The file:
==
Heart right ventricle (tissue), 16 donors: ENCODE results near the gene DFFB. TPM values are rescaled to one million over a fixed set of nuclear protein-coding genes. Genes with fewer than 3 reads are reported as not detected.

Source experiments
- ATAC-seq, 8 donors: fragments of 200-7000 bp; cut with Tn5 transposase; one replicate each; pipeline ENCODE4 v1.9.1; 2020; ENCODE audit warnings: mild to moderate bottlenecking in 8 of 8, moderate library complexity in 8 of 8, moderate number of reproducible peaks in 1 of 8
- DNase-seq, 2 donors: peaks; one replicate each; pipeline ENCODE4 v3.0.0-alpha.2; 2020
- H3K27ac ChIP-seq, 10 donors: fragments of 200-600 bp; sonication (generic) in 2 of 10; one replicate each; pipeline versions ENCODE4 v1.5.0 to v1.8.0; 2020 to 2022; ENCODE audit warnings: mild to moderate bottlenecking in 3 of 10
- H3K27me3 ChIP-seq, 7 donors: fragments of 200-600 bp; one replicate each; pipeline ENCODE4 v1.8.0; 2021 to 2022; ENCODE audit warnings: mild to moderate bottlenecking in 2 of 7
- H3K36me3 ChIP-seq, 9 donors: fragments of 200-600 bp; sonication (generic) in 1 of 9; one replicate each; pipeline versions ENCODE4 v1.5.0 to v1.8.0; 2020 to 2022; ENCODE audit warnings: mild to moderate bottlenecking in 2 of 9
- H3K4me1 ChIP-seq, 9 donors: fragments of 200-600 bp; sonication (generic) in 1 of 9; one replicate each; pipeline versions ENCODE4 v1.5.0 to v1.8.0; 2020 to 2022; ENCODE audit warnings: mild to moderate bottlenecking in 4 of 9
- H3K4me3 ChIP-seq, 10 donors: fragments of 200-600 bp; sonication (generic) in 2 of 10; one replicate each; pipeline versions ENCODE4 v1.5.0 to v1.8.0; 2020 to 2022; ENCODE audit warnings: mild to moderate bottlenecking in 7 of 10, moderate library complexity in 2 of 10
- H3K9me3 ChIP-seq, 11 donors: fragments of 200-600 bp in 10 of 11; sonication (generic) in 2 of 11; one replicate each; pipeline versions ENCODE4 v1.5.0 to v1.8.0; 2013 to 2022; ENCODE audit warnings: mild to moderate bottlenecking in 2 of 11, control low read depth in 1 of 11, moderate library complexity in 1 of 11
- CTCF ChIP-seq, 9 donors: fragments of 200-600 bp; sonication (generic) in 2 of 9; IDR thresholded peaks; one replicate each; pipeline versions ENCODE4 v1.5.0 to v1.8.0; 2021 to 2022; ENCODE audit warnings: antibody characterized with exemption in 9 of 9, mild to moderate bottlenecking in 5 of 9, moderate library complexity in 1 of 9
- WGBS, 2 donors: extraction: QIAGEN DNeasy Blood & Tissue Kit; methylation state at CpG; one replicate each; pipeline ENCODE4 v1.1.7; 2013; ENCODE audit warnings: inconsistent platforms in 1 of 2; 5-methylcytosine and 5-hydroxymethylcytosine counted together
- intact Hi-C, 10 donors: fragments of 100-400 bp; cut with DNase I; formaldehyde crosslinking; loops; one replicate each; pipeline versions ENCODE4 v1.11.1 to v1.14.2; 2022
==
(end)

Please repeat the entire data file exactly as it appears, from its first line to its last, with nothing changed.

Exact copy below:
Heart right ventricle (tissue), 16 donors: ENCODE results near the gene DFFB. TPM values are rescaled to one million over a fixed set of nuclear protein-coding genes. Genes with fewer than 3 reads are reported as not detected.

Source experiments
- ATAC-seq, 8 donors: fragments of 200-7000 bp; cut with Tn5 transposase; one replicate each; pipeline ENCODE4 v1.9.1; 2020; ENCODE audit warnings: mild to moderate bottlenecking in 8 of 8, moderate library complexity in 8 of 8, moderate number of reproducible peaks in 1 of 8
- DNase-seq, 2 donors: peaks; one replicate each; pipeline ENCODE4 v3.0.0-alpha.2; 2020
- H3K27ac ChIP-seq, 10 donors: fragments of 200-600 bp; sonication (generic) in 2 of 10; one replicate each; pipeline versions ENCODE4 v1.5.0 to v1.8.0; 2020 to 2022; ENCODE audit warnings: mild to moderate bottlenecking in 3 of 10
- H3K27me3 ChIP-seq, 7 donors: fragments of 200-600 bp; one replicate each; pipeline ENCODE4 v1.8.0; 2021 to 2022; ENCODE audit warnings: mild to moderate bottlenecking in 2 of 7
- H3K36me3 ChIP-seq, 9 donors: fragments of 200-600 bp; sonication (generic) in 1 of 9; one replicate each; pipeline versions ENCODE4 v1.5.0 to v1.8.0; 2020 to 2022; ENCODE audit warnings: mild to moderate bottlenecking in 2 of 9
- H3K4me1 ChIP-seq, 9 donors: fragments of 200-600 bp; sonication (generic) in 1 of 9; one replicate each; pipeline versions ENCODE4 v1.5.0 to v1.8.0; 2020 to 2022; ENCODE audit warnings: mild to moderate bottlenecking in 4 of 9
- H3K4me3 ChIP-seq, 10 donors: fragments of 200-600 bp; sonication (generic) in 2 of 10; one replicate each; pipeline versions ENCODE4 v1.5.0 to v1.8.0; 2020 to 2022; ENCODE audit warnings: mild to moderate bottlenecking in 7 of 10, moderate library complexity in 2 of 10
- H3K9me3 ChIP-seq, 11 donors: fragments of 200-600 bp in 10 of 11; sonication (generic) in 2 of 11; one replicate each; pipeline versions ENCODE4 v1.5.0 to v1.8.0; 2013 to 2022; ENCODE audit warnings: mild to moderate bottlenecking in 2 of 11, control low read depth in 1 of 11, moderate library complexity in 1 of 11
- CTCF ChIP-seq, 9 donors: fragments of 200-600 bp; sonication (generic) in 2 of 9; IDR thresholded peaks; one replicate each; pipeline versions ENCODE4 v1.5.0 to v1.8.0; 2021 to 2022; ENCODE audit warnings: antibody characterized with exemption in 9 of 9, mild to moderate bottlenecking in 5 of 9, moderate library complexity in 1 of 9
- WGBS, 2 donors: extraction: QIAGEN DNeasy Blood & Tissue Kit; methylation state at CpG; one replicate each; pipeline ENCODE4 v1.1.7; 2013; ENCODE audit warnings: inconsistent platforms in 1 of 2; 5-methylcytosine and 5-hydroxymethylcytosine counted together
- intact Hi-C, 10 donors: fragments of 100-400 bp; cut with DNase I; formaldehyde crosslinking; loops; one replicate each; pipeline versions ENCODE4 v1.11.1 to v1.14.2; 2022